Minister’s resignation over secret Israeli meetings raises questions about UK’s Palestinian policy
London - British International Development Secretary Priti Patel was forced to resign after she had more than a dozen unauthorised meetings with Israeli officials, raising questions about the UK government’s policy regarding the Palestinians.
Patel faced accusations of breaching the ministerial code for failing to clear the meetings through the Foreign Office and Downing Street. Twelve of the meetings, including one with Israeli Prime Minister Binyamin Netanyahu, took place while Patel was on a 12-day family holiday to Israel in August.
The situation escalated after it became known that Patel tried to conceal other meetings with Israeli officials. She was summoned to London from Kenya on November 8 and forced to tender her resignation.
“While my actions were meant with the best of intentions, my actions also fell below the standards of transparency and openness that I have promoted and advocated,” Patel acknowledged in her resignation letter.
“As you know the UK and Israel are close allies and it is right that we should work closely together but that must be done formally and through official channels,” British Prime Minister Theresa May replied in her official response.
The move meant May had to conduct a second cabinet reshuffle in a week following the resignation of Defence Secretary Michael Fallon over allegations of sexual misconduct. Patel was replaced as secretary of state for international development by Penny Mordaunt, a former work and pensions minister who, like Patel, is known as a keen Brexiteer.
Patel faced a storm of criticism at home and abroad for visiting a military hospital in the occupied Golan Heights and for discussing channelling British development aid directly to the Israeli military to assist in humanitarian efforts there.
The British government does not officially recognise Israel’s presence in the Golan Heights.
“If a cabinet minister says she wants to funnel money to the IDF [Israeli Defence Forces] and to funnel money to the occupied Golan Heights… this is in total contradiction of the main policies of this government that is pushing for a two-state solution,” Manuel Hassassian, the Palestinian ambassador to the United Kingdom, told ITV news.
The British government sought to play down allegations that Patel’s discussions with Israeli officials augured an official change in policy. “There is no change in policy… The UK does not provide any financial support to the Israeli army,” a Downing Street spokesman said.
Questions were raised about the role played by the influential Israeli lobby in British politics. Patel’s meetings with Israeli officials were set up and attended by Lord Stuart Polak, a well-known Conservative lobbyist and honorary president of the Conservative Friends of Israel group.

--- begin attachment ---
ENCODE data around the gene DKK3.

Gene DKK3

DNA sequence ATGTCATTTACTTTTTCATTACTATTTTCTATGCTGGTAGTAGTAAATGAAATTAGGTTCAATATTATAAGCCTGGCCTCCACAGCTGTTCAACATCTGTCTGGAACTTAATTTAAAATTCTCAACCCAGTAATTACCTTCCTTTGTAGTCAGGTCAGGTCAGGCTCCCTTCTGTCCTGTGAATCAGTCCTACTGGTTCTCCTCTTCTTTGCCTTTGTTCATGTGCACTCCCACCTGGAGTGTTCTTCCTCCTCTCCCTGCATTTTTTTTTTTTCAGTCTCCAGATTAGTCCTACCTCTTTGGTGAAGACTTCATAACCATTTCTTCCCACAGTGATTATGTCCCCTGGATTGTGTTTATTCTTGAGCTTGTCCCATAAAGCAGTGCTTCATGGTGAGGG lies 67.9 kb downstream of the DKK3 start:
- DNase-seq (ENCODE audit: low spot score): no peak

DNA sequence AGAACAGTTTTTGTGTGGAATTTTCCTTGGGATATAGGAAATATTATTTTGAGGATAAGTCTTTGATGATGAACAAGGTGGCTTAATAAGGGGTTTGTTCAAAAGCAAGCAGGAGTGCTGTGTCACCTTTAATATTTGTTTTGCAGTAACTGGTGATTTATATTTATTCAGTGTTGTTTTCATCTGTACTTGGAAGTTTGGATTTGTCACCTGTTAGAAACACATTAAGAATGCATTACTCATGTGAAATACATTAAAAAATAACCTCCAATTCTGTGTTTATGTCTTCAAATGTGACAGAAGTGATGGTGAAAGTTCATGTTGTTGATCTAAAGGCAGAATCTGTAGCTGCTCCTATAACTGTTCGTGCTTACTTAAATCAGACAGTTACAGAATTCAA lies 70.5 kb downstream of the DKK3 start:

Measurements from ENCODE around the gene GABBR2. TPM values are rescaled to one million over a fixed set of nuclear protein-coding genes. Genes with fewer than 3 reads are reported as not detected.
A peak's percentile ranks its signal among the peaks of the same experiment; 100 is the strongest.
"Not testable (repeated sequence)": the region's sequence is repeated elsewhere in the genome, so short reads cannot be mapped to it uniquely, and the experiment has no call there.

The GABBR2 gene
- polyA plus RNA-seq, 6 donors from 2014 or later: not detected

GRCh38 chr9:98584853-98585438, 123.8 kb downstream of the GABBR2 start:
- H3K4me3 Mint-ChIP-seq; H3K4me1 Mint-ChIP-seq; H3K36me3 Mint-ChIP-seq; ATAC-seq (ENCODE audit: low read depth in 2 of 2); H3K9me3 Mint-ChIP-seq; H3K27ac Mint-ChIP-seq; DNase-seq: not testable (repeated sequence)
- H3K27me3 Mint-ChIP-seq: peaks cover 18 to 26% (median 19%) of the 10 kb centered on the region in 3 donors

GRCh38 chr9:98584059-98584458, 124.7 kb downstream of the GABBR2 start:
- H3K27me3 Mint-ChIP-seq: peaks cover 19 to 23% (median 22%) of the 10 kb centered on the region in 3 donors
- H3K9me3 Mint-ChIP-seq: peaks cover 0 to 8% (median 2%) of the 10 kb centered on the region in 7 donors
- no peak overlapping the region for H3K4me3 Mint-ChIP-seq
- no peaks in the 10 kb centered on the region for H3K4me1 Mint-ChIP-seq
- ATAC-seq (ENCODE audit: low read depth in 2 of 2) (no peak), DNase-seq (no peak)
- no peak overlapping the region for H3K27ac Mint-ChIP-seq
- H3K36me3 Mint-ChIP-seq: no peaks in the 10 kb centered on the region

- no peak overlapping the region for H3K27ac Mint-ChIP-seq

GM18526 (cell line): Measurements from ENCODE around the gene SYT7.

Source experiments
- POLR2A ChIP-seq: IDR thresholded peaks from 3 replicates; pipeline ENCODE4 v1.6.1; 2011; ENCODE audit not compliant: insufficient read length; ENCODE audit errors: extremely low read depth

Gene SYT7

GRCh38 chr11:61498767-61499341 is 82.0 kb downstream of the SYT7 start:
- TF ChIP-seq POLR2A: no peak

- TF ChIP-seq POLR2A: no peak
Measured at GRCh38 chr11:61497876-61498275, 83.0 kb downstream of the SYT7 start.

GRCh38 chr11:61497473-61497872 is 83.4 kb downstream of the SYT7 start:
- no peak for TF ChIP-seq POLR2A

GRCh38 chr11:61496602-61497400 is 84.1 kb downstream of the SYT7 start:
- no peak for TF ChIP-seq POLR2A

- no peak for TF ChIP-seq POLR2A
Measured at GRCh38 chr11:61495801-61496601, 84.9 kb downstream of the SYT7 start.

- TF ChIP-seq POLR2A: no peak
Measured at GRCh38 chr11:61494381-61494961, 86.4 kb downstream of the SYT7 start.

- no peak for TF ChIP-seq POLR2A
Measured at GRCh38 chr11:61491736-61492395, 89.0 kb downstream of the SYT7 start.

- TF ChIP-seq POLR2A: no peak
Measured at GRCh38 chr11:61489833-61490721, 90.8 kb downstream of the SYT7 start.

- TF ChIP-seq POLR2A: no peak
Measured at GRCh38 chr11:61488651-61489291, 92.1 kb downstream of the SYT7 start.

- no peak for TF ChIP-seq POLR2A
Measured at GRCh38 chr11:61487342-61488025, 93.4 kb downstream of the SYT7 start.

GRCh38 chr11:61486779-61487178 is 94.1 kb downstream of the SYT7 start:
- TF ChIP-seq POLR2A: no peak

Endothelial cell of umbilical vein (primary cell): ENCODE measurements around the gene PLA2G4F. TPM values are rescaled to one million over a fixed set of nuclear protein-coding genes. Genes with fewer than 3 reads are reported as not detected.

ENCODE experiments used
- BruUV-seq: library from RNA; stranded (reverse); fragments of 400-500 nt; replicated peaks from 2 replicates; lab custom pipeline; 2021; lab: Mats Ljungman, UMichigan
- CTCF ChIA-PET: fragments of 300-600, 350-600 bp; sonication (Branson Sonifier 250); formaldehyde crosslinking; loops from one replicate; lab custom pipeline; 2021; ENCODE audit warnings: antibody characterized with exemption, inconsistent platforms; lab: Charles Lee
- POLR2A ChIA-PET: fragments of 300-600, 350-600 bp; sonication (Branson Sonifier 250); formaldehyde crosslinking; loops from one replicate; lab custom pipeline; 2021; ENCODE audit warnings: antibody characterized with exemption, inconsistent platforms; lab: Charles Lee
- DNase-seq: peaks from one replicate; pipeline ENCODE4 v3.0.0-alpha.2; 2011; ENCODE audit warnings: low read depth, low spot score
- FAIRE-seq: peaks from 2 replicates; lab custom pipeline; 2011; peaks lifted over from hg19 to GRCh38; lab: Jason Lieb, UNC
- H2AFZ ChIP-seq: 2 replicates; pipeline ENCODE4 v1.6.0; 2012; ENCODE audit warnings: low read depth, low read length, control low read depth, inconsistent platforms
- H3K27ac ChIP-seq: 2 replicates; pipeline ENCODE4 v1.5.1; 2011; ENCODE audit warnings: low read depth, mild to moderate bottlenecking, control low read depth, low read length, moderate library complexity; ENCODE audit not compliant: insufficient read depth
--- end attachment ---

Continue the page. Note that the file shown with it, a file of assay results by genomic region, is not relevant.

“This is about donors and influence,” acknowledged one minister, who spoke to the BBC on the condition of anonymity.
Patel also met with Gilad Erdan, Israel’s minister of public security, strategic affairs and minister of information, who is in charge of dealing with the boycott, divestment and sanctions (BDS) movement meant to pressure Israel.
“Israel’s interest in Patel has to do with cutting off British aid to the Palestinians through her department and fighting the BDS campaign, both of which Patel is in a position to bring about,” said Ghada Karmi, a research fellow at the Institute of Arab and Islamic Studies at the University of Exeter, in comments carried by RT.
“Scrutiny also needs to be given to the fact that two of the secret meetings were with Gilad Erdan. He has no developmental brief. His ministerial brief is to suppress activism for Palestinian human rights in Israel and abroad. The purpose of Patel’s meetings with him and the full agenda need to be disclosed,” said Palestine Solidarity Campaign Director Ben Jamal in a statement.
Since the Patel incident there have been calls for the United Kingdom, which has pledged 0.7% of gross national income on international aid, to be more transparent in its international development policy.
“The new secretary of state faces an immediate challenge of restoring integrity to British international development policy after the actions of Priti Patel,” said Shadow International Development Secretary Kate Osamor.
“Unlike Priti Patel, who too often used the department to prop up her personal networks and leadership ambitions, Mordaunt must quickly commit to the central cause of the department: To help the world’s poorest,” she added.